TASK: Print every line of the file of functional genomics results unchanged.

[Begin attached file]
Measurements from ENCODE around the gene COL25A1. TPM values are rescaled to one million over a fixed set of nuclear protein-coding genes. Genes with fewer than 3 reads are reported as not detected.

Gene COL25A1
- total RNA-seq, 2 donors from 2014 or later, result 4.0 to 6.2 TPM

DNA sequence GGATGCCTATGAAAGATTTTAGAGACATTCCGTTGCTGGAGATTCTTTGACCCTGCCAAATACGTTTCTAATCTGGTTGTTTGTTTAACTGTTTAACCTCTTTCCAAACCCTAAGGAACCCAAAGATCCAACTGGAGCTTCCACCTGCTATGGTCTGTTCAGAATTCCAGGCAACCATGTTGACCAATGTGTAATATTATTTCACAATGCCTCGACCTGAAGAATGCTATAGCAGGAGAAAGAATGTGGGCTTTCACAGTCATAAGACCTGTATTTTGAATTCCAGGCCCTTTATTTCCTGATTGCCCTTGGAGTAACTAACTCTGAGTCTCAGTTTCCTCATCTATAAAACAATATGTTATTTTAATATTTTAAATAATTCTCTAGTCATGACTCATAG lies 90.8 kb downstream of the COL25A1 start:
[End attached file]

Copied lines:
Measurements from ENCODE around the gene COL25A1. TPM values are rescaled to one million over a fixed set of nuclear protein-coding genes. Genes with fewer than 3 reads are reported as not detected.

Gene COL25A1
- total RNA-seq, 2 donors from 2014 or later, result 4.0 to 6.2 TPM

DNA sequence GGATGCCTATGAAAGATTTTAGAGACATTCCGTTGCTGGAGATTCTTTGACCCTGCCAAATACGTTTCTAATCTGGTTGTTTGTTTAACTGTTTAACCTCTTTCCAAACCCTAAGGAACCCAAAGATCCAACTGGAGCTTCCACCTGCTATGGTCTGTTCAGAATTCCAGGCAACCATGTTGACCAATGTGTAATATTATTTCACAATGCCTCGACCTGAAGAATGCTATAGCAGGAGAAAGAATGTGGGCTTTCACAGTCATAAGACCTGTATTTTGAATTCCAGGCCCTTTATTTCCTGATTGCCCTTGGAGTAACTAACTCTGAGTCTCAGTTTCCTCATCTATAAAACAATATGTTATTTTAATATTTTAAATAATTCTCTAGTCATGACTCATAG lies 90.8 kb downstream of the COL25A1 start: